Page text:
“Ben-Hur” movie review

By Jeff Boudreaux


     When I first saw the advertisements for this seemingly unnecessary retread of “Ben-Hur” in the lobby of my local multiplex, I must say that my initial reaction was a combination of both anger and bewilderment. How on Earth could there be even the most minute justification to remake a motion picture that not only garnered 11 Oscars, but is appropriately considered as one of the greatest films of all-time? Honestly, I thought that this production’s very existence was an insult, comparable to the prospect of Tinseltown deciding that it’s time for an updated filming of “Gone with the Wind,” “Casablanca,” or “The Godfather.” After all, the crowning achievement of “perfection” in filmdom cannot be improved upon, so what’s the point? How did it work out for Universal and Gus Van Sant, when they decided to do a scene-for-scene remake of Alfred Hitchcock’s “Psycho,” in 1998? To say the result was ill-advised is a vast understatement, but that’s the obvious risk filmmakers must be willing to take when they try to revisit a film property that is properly tagged as a “classic.”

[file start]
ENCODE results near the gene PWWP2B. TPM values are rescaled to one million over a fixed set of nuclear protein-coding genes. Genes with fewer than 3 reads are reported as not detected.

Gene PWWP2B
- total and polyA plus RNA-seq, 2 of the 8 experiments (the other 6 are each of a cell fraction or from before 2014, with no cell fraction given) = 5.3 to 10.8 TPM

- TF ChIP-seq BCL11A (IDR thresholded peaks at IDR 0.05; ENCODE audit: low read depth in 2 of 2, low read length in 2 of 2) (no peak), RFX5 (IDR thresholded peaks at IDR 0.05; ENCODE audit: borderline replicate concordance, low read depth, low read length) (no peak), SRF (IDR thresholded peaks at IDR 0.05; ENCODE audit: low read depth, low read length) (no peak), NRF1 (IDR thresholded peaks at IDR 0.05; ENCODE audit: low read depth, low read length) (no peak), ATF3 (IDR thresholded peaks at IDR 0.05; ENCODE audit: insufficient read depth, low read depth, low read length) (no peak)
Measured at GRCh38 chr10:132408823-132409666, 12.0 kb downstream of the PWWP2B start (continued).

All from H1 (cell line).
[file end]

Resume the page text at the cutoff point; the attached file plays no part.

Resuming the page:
Granted, Director William Wyler’s 1959 epic (released by Metro-Goldwyn-Mayer during the last breadth of the corporation’s placement atop the classic Hollywood studio system) was in itself a remake of one of MGM’s own properties – a 1925 adaptation that was one of the recently-merged studio’s first major hits (and around the very same time when co-founder and legendary mogul Louis B. Mayer was just breaking into his decades-long, iron-fisted rule of the celebrated studio.) Yet, I believe that most people would agree that the advent of advanced photographic techniques (i.e. MGM Camera 65, the studio’s 65mm answer to Cinemascope at Fox, and the precursor to Panavision) and most importantly, the thirty-year-old existence of sound in motion pictures, managed to warrant an updated adaptation of General Lew Wallace’s timeless “Tale of the Christ.” Now, I could go on and on about that film and how great it was, but I’m not reviewing the “Best Picture” winner of 1959 or even the 1925 silent film. I’m here to tell you about the 2016 version of a story that I initially had no great desire to see. I was, and probably always will be, a slave to classic film. However, after viewing MGM’s third shot (with help from Paramount, since MGM is no longer a stand-alone studio) at the biblical (yet non-scriptural) epic, I have to admit that I was pleasantly surprised at the differences between this new script by Keith R. Clarke and John Ridley and that of Karl Tunberg’s classic screenplay (the lone loss out of 12 nominations in 1959).